MN Cup

Nine returning teams play 17 games in this year's competition.

 

“When we came in and pitched the idea, we were warmly accepted and we felt it gave Vinterfest the shot in the arm it needed at the time,” says the mastermind behind the annual Minnesotan Cup, Corey Roberts. “It hasn’t changed a whole lot since year one… We just wanted something small and authentic – and something that was unique to the Northeast Metro.”

As is custom with Scandia’s Vinterfest celebration, the seventh annual Minnesotan Cup is closing in on Saturday, January 25. With hockey being a staple sport in Minnesota, many travel to Scandia to enjoy the tournament along with everything else Vinterfest has to offer. However, those expecting a regular hockey game are in for a surprise if this is their first time at the Minnesotan Cup.

“The tournament is unique for a few different reasons,” says Roberts. “Primarily most of these outdoor adult hockey tournaments are pond hockey. It’s four on four, with goalies. It may not sound too different from regular hockey, but it changes the dynamic of the game completely.”

For this year’s tournament, nine returning teams will be competing in the Minnesotan Cup playing 17 games from 8 to roughly 11 p.m. Eight of those teams will be looking to take down the defending cup holders, The Donkey Show, who won the tournament in 2019. With plenty of competition ready to take the cup like 2018 winning team, The Goons, its fair to say that the Minnesotan Cup is not for the casual hockey player.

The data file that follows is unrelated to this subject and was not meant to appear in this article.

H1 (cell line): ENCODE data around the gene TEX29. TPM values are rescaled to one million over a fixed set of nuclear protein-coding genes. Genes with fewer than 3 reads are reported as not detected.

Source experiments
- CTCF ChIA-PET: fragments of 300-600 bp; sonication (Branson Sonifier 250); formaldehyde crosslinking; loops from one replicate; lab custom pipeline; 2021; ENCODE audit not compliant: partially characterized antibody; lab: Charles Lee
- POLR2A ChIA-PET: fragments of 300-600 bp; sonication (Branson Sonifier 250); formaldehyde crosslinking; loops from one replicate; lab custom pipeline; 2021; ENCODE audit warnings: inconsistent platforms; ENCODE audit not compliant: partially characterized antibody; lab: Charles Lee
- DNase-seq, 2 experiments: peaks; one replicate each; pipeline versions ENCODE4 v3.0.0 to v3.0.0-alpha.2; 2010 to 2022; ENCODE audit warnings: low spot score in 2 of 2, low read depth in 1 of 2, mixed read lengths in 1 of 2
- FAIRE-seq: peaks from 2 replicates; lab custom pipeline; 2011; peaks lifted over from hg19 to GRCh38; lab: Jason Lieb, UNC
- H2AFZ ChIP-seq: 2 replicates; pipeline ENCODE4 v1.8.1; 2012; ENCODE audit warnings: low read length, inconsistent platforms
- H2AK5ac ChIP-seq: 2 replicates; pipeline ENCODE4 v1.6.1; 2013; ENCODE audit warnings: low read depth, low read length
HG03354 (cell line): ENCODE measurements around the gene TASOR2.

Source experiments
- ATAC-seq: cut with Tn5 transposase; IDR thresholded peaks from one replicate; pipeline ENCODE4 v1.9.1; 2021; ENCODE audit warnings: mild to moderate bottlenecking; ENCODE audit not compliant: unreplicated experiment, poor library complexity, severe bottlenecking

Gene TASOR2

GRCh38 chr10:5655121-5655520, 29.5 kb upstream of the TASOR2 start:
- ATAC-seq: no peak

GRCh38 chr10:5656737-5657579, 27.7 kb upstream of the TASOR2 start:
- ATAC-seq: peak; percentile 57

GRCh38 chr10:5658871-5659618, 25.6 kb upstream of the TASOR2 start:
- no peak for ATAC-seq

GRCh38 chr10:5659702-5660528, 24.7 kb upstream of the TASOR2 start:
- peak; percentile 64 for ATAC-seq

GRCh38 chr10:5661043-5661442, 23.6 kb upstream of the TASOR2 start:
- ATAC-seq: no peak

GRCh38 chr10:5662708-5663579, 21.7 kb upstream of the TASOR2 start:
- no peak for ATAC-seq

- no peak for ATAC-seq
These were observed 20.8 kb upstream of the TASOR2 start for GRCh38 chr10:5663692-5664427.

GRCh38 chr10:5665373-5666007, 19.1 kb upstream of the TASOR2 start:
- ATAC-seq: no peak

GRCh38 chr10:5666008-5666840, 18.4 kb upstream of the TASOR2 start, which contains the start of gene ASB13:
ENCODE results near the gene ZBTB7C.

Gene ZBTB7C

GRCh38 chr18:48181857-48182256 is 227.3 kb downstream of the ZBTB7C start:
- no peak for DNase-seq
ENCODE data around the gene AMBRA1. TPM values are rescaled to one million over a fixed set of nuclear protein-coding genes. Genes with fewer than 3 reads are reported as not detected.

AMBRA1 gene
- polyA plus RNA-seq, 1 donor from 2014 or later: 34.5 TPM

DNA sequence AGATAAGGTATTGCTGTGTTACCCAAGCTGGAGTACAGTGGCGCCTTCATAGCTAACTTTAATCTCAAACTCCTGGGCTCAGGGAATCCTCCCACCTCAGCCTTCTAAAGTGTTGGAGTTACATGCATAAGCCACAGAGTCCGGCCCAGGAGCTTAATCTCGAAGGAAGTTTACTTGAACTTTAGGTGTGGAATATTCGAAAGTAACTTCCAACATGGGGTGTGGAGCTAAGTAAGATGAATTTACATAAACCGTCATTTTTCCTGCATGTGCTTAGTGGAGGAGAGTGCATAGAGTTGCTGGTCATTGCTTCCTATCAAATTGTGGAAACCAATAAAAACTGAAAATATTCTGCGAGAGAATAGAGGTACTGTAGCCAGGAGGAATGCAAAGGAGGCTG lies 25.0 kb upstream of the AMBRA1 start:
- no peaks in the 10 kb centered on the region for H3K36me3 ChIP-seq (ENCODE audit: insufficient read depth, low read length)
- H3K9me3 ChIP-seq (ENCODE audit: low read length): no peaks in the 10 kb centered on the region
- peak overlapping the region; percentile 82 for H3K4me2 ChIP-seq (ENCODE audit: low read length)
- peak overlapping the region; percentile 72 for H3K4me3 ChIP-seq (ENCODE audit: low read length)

“The competition out there is pretty strong,” says Roberts. “I think the tournament has that reputation now. It’s not for the faint of heart in terms of being in condition or having the ability. So, for those guys that play once a year and decide to get the boys together for the tournament, they usually don’t do so well! But we’re glad that it’s gone in this direction.” 

In support of Vinterfest and the Scandia community, all the proceeds from the Minnesotan Cup go back to the Wojtowicz Skating Rink for repairs, renovations and other needs. Roberts notes the Wojiowicz Skating rink is a “gem in the area hockey community” and is proud to continue supporting it through this competition.

Organizers of the Minnesotan Cup, with funding from the Scandia Lions, are also responsible for the wintry fireworks show toward the end of the night that Roberts feels is a very important part of the event. “The idea behind doing the fireworks was to get outside and embrace winter,” he says. “It’s usually a summer thing, but we thought, ‘why not have fireworks in the winter?’ We’re trying to make this the staple winter event in the area that people will circle on their calendar every year.”

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